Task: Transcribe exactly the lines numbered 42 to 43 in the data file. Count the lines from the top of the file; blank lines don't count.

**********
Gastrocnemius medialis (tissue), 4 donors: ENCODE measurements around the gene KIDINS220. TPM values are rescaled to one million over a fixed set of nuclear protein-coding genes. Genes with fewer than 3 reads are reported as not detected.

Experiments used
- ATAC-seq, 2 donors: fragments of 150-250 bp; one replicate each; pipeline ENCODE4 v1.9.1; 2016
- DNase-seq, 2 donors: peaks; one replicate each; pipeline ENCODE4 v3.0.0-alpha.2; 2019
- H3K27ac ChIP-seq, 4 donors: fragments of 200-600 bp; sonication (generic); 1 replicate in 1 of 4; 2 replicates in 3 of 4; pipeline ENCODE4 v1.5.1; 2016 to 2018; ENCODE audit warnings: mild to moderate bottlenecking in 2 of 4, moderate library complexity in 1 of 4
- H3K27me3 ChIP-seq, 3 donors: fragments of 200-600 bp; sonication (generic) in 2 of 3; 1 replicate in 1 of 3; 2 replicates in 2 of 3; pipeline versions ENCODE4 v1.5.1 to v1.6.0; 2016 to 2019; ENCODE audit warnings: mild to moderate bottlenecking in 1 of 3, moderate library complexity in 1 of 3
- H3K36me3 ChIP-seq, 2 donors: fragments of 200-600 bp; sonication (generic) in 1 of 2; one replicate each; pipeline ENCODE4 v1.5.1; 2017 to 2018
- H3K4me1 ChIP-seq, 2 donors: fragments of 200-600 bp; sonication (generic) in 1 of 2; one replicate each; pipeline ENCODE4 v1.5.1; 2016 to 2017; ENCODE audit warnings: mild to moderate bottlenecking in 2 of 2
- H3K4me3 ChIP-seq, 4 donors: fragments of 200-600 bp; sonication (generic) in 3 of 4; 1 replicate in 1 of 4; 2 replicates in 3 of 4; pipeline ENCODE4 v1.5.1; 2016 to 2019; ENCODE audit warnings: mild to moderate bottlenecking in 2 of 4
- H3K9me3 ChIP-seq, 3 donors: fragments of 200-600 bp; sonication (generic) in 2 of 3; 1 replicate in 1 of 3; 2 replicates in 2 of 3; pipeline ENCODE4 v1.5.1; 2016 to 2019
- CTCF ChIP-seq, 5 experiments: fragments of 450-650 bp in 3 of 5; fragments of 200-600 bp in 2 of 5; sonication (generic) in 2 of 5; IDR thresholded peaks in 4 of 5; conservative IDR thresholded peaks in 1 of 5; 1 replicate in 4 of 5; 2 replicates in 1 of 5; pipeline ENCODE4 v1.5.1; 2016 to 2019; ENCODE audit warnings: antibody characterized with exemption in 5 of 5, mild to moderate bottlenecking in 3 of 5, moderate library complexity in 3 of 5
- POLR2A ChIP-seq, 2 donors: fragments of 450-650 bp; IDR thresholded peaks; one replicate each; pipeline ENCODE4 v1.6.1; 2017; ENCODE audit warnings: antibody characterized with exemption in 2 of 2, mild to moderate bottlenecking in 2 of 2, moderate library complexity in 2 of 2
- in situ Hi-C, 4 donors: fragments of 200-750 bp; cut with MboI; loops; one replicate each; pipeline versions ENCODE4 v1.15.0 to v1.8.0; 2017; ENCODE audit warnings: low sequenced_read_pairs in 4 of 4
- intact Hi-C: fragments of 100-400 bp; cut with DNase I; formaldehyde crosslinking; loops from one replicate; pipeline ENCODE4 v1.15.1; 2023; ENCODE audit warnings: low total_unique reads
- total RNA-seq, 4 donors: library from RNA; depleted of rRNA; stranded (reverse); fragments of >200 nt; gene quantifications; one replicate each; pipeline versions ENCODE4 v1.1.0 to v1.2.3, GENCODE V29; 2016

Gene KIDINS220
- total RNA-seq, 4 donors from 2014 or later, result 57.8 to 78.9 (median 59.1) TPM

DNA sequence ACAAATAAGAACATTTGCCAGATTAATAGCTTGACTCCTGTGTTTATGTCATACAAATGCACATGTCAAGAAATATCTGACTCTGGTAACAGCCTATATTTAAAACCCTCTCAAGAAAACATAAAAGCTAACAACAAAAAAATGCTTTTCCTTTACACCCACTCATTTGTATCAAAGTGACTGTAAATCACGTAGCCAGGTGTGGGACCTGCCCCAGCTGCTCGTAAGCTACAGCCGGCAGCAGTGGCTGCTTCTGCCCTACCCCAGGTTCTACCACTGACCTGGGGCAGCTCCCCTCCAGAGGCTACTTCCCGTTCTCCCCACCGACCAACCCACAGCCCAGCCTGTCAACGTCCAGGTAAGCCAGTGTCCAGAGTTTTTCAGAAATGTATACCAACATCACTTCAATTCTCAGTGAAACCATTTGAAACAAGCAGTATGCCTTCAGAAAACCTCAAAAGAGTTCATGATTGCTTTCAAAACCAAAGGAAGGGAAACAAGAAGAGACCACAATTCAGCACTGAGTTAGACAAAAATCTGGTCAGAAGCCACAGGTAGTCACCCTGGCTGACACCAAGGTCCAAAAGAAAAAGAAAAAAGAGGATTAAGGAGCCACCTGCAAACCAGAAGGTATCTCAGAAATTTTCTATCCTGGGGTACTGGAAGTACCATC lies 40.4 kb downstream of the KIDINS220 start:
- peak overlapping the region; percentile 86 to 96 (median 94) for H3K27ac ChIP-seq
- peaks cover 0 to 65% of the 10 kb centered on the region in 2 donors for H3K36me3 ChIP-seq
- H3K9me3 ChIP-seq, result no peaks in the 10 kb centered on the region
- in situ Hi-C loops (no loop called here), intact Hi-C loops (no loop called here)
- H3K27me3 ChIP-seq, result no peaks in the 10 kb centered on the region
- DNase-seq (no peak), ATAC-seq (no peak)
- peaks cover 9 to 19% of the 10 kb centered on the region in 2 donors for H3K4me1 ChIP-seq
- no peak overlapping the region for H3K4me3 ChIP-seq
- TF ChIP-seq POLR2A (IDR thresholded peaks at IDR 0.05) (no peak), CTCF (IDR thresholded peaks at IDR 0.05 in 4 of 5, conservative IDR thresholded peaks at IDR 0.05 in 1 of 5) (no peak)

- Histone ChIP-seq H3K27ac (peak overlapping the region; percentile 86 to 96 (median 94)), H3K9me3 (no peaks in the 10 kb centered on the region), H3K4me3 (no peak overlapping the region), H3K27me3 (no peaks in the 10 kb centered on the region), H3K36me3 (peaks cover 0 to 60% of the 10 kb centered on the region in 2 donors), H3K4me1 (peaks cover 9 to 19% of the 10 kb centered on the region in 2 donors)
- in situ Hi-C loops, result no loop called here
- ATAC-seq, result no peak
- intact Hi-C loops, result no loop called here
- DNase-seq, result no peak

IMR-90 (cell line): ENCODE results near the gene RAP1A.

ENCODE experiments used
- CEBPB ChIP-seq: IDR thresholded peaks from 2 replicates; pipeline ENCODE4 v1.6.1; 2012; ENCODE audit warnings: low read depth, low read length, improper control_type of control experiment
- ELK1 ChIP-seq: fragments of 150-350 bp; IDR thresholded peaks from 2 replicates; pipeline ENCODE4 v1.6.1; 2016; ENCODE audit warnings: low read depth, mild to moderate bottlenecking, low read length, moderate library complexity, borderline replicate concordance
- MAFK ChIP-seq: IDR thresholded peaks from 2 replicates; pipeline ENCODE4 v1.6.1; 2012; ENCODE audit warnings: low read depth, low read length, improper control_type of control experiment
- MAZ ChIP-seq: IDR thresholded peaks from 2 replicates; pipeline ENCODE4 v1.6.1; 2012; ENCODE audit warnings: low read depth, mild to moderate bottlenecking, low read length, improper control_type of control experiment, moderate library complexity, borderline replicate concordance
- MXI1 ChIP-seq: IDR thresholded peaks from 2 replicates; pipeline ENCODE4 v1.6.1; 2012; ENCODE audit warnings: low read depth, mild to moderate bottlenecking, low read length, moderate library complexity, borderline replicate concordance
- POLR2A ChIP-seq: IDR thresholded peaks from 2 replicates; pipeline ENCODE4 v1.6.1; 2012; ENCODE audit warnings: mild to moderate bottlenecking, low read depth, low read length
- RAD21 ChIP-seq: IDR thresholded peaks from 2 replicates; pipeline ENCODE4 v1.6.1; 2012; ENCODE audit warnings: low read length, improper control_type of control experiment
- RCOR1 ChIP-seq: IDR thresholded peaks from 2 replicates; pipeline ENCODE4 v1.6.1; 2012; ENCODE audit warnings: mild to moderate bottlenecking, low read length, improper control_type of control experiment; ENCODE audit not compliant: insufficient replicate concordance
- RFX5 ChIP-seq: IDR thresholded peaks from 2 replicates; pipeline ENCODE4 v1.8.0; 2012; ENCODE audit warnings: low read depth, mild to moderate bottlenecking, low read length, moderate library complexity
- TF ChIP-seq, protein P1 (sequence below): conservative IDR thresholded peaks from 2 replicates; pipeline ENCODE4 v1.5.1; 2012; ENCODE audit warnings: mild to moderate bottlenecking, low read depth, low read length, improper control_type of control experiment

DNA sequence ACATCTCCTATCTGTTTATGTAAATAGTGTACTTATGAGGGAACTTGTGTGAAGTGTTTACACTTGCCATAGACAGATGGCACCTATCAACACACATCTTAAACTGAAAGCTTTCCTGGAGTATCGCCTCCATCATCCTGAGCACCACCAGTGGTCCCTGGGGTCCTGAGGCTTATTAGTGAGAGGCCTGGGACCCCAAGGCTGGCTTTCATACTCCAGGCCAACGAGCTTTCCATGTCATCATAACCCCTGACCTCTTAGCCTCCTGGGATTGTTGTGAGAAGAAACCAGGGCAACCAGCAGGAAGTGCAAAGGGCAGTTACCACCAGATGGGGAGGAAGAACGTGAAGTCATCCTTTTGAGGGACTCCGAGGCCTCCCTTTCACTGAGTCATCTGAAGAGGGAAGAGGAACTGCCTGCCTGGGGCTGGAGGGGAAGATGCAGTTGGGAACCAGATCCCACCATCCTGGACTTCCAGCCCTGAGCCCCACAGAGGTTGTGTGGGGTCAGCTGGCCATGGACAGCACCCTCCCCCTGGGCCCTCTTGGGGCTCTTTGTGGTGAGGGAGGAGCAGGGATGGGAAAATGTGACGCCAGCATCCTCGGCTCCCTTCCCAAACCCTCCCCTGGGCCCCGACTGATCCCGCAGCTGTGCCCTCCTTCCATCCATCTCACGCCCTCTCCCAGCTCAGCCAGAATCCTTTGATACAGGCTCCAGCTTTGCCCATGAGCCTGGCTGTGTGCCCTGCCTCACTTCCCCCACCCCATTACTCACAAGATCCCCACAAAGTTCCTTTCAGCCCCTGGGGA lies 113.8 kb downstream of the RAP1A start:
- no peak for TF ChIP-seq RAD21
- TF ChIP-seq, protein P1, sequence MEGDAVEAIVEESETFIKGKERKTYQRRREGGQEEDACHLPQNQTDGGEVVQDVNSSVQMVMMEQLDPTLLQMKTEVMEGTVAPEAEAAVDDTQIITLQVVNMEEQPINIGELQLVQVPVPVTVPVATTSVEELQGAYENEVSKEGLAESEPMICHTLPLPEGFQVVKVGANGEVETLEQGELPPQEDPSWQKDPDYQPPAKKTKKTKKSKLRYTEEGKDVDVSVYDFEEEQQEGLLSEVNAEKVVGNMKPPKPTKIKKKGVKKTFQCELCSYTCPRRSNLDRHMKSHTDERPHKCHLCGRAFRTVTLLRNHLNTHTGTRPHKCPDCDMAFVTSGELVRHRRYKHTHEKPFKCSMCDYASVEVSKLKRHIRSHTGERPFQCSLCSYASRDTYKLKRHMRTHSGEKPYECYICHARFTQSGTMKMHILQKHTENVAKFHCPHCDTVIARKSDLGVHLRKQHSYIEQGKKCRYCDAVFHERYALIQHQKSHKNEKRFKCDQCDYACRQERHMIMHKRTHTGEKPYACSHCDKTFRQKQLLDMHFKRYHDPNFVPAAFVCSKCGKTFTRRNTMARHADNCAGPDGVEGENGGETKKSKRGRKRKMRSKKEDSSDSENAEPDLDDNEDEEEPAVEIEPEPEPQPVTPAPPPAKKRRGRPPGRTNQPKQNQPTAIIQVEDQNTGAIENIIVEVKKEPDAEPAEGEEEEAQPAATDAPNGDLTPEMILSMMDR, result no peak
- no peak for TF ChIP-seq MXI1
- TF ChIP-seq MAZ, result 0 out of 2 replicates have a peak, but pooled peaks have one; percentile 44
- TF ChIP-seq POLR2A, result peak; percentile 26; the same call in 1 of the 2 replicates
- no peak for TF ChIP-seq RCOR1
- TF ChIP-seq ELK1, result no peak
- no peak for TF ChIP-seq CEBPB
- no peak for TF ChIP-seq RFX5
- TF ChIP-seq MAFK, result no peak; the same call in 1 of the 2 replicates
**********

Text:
- RCOR1 ChIP-seq: IDR thresholded peaks from 2 replicates; pipeline ENCODE4 v1.6.1; 2012; ENCODE audit warnings: mild to moderate bottlenecking, low read length, improper control_type of control experiment; ENCODE audit not compliant: insufficient replicate concordance
- RFX5 ChIP-seq: IDR thresholded peaks from 2 replicates; pipeline ENCODE4 v1.8.0; 2012; ENCODE audit warnings: low read depth, mild to moderate bottlenecking, low read length, moderate library complexity